• Thanks! This comment helped me understand my distaste for WYSIWYG editors.

    • Good point. If a framework provides an additional layer of abstraction, it does bring up my personal comfort level with that level of abstraction. That isn’t *always* the case though, sometimes a framework can provide something like superframework_menu_maker(), which is really just an altered version of wp_list_pages(), so it’s an abstraction but it doesn’t take things any deeper which is the point of abstraction.

    • I don’t think learning how to write code before using a WYSIWYG editor is why someone who knows how to code hates the WYSUWYG editor. It really has to do with your willingness to learn a superior way of doing something. Sure, for some the WYSIWYG editor is a “great” way of building a website, but that’s because they are not willing, or have the patience, to learn how to code it.

      I built my first few websites with WYSIWYG editors and in tables. Why? Because I didn’t know how to code yet. I knew that I was handicapped by not knowing how to truly “develop” a web page, so I set out to learn how to build a web page in HTML first. Then how to use CSS, then javascript, etc. It’s a continual learning process for us all.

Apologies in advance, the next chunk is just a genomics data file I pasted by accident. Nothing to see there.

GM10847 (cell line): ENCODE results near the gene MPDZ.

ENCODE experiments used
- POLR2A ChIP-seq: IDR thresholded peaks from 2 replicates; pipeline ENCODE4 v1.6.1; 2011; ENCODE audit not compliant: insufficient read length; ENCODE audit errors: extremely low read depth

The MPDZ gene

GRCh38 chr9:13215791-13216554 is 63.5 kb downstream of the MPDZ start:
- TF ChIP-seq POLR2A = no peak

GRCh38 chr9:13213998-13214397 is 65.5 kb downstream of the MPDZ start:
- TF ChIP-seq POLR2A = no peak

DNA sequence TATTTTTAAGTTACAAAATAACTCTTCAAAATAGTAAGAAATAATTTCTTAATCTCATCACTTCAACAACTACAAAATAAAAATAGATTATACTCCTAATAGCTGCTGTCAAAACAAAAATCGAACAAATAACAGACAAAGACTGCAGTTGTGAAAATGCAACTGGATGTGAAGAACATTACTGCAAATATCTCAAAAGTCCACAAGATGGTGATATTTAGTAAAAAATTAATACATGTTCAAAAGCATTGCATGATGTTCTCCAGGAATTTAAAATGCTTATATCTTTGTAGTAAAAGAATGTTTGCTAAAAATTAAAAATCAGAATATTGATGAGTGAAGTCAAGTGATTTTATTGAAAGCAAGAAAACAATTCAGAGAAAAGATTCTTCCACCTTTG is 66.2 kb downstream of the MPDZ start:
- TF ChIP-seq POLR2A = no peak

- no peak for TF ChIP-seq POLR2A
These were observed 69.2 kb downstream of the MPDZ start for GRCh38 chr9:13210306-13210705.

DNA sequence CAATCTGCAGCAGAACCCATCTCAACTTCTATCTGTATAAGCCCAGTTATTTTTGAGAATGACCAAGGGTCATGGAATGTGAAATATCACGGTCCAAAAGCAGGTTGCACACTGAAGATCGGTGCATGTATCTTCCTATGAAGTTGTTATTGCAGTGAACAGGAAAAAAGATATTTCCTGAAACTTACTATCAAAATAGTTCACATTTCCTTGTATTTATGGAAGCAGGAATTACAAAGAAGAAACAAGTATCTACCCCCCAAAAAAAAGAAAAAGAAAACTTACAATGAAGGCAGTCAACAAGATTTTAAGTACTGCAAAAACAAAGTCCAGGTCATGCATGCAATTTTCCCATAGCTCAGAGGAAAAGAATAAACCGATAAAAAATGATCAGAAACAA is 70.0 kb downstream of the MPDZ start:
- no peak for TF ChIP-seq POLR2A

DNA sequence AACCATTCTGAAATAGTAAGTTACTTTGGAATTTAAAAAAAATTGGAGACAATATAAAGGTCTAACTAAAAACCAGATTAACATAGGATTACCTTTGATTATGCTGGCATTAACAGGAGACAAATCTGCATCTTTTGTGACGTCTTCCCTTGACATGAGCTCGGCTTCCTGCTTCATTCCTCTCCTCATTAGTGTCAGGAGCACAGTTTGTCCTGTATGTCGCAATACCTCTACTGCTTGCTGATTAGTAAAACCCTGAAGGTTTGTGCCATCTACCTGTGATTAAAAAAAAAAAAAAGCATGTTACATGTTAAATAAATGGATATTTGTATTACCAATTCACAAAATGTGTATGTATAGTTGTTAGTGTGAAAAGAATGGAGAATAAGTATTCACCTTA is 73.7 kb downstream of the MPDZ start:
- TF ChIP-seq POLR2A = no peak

A framework isn’t necessarily for the lazy, or inpatient (as how I believe a WYSIWYG editor should be perceived), but rather a more efficient way to develop a site. It’s a base for someone to start from and then modify as they need to.

      I use frameworks (CSS especially) to start the foundation of a project and then build from that on up.

  4. David Turner

    I’ve tried using themes myself, in an effort to try and speed up producing themes. The end result, however, turned out to be the opposite, for much the reasons you prefer doing things yourself.

    I enjoy knowing what is going on with my code as much as possible and Frameworks, for that very reason, cause me more problems than solutions.

    • I’ve exprienced the same. “Take a ready theme to make things faster…” Most of the time it doesn’t work. BUT now that I’ve got deeper into Thematic, I’ve discovered what a major enhance child themes are.

      You can also build your own “father-theme” and I see that as huge advantage if your projects have any kind of similarities in structure or functionality. I suppose the next level is takins this knowledge to WP MU and building multiple sites with same father-theme.

    • Nathan Chapman

      I’ve only found that using a framework annoys me, just because it isn’t coded how I like it.

      Especially when the naming conventions of the Framework are all “wrong” compared to what I use, but I suppose that if you’ve started with Frameworks when you were first developing for WordPress, then you’d be used to it.